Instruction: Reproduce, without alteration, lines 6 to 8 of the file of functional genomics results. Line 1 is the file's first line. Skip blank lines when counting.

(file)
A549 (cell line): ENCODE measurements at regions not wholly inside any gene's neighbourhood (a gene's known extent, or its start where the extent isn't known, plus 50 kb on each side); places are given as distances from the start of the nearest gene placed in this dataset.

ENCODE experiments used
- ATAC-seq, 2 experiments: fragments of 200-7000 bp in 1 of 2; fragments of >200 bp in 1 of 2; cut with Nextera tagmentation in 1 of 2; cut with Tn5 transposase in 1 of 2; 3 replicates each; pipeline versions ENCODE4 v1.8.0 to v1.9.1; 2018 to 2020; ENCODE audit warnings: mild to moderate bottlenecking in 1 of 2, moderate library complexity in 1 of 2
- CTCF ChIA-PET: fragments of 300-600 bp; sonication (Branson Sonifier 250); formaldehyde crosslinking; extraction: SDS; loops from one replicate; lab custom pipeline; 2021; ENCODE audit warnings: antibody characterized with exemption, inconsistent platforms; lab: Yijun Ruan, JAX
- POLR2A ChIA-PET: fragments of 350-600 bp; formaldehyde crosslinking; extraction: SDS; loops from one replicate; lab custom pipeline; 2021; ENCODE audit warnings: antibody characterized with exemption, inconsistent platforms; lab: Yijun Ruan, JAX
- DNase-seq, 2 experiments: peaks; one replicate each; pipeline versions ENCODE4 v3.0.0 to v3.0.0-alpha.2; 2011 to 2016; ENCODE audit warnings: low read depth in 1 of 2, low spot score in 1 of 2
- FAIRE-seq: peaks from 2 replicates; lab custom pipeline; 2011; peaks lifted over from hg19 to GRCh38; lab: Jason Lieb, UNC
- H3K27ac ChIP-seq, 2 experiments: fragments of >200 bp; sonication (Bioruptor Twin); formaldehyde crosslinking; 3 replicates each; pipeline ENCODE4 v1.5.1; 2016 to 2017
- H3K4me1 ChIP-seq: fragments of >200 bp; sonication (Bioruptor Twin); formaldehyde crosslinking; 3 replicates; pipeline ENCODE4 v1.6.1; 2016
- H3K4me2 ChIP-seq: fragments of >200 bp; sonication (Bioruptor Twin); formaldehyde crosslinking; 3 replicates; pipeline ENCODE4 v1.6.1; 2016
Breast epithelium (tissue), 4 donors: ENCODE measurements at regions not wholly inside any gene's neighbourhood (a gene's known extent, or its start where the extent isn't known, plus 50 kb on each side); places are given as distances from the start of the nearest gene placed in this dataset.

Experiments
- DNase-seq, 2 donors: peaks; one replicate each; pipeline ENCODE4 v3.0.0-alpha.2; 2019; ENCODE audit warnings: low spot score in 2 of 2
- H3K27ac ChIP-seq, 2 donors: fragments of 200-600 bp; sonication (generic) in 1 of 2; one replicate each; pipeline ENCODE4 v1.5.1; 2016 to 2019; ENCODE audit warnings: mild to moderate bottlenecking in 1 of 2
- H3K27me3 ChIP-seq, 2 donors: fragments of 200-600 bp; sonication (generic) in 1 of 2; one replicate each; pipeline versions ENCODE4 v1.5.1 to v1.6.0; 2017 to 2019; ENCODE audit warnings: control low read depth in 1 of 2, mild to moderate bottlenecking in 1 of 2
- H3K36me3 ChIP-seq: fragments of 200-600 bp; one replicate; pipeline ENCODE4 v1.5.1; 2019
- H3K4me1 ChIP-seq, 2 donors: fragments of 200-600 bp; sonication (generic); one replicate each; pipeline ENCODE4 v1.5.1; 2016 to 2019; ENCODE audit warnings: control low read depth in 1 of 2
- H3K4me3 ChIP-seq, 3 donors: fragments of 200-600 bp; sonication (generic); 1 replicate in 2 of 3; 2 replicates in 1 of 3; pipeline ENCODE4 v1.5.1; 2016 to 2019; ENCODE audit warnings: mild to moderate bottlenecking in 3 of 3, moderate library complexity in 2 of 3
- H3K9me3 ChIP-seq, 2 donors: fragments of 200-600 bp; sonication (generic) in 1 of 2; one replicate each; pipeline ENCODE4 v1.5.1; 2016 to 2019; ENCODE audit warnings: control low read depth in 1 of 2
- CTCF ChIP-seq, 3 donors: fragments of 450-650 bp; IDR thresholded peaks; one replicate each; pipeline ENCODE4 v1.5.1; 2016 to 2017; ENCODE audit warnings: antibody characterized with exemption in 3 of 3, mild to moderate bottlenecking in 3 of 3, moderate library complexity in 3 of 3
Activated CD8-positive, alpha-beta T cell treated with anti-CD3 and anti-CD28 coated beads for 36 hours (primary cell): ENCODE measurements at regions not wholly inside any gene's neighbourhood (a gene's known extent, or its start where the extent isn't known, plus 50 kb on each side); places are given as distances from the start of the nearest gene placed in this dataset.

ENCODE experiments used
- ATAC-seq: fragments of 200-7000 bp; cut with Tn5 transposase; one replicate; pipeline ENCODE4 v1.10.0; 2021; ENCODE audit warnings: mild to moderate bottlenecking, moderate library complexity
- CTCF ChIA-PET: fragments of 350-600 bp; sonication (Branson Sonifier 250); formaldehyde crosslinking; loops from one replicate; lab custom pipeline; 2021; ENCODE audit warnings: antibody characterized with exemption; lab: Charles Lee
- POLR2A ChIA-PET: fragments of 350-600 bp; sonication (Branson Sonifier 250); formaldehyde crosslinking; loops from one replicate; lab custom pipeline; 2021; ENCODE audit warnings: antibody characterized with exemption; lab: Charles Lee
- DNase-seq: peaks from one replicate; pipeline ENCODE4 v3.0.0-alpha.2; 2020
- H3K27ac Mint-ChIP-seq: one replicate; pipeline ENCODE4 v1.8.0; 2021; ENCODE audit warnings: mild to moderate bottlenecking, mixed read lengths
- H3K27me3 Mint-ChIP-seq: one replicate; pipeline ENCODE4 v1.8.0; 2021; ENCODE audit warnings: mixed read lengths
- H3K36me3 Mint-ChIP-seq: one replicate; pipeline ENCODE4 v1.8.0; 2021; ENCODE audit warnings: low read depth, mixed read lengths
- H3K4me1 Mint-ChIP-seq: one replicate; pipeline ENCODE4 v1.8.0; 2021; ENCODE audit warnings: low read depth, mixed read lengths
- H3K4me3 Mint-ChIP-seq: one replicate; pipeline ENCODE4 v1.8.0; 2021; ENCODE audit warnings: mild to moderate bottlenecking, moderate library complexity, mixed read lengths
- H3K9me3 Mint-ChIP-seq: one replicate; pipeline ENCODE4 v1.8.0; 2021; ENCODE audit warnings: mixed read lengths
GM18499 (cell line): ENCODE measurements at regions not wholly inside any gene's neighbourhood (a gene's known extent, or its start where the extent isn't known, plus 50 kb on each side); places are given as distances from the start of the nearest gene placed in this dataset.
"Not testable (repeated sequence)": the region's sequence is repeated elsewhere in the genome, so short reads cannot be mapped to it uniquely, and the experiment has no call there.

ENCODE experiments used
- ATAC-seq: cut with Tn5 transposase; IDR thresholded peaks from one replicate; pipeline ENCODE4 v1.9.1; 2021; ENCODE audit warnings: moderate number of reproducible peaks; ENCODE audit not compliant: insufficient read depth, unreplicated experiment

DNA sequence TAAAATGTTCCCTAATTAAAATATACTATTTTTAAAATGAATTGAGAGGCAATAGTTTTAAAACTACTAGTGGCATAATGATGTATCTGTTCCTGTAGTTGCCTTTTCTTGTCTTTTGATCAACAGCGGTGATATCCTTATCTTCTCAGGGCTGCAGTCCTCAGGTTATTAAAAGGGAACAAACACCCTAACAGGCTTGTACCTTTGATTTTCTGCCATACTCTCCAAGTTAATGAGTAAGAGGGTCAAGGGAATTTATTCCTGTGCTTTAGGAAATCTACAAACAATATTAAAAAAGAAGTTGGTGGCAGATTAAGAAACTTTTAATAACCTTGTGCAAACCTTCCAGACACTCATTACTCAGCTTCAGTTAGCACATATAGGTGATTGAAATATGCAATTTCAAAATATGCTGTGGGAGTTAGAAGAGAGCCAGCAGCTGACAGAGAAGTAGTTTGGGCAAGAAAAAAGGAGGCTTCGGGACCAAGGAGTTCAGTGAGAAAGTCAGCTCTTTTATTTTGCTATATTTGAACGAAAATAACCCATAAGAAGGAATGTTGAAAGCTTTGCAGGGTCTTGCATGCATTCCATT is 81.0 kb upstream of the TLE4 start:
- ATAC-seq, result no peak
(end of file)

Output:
- DNase-seq, 2 experiments: peaks; one replicate each; pipeline versions ENCODE4 v3.0.0 to v3.0.0-alpha.2; 2011 to 2016; ENCODE audit warnings: low read depth in 1 of 2, low spot score in 1 of 2
- FAIRE-seq: peaks from 2 replicates; lab custom pipeline; 2011; peaks lifted over from hg19 to GRCh38; lab: Jason Lieb, UNC
- H3K27ac ChIP-seq, 2 experiments: fragments of >200 bp; sonication (Bioruptor Twin); formaldehyde crosslinking; 3 replicates each; pipeline ENCODE4 v1.5.1; 2016 to 2017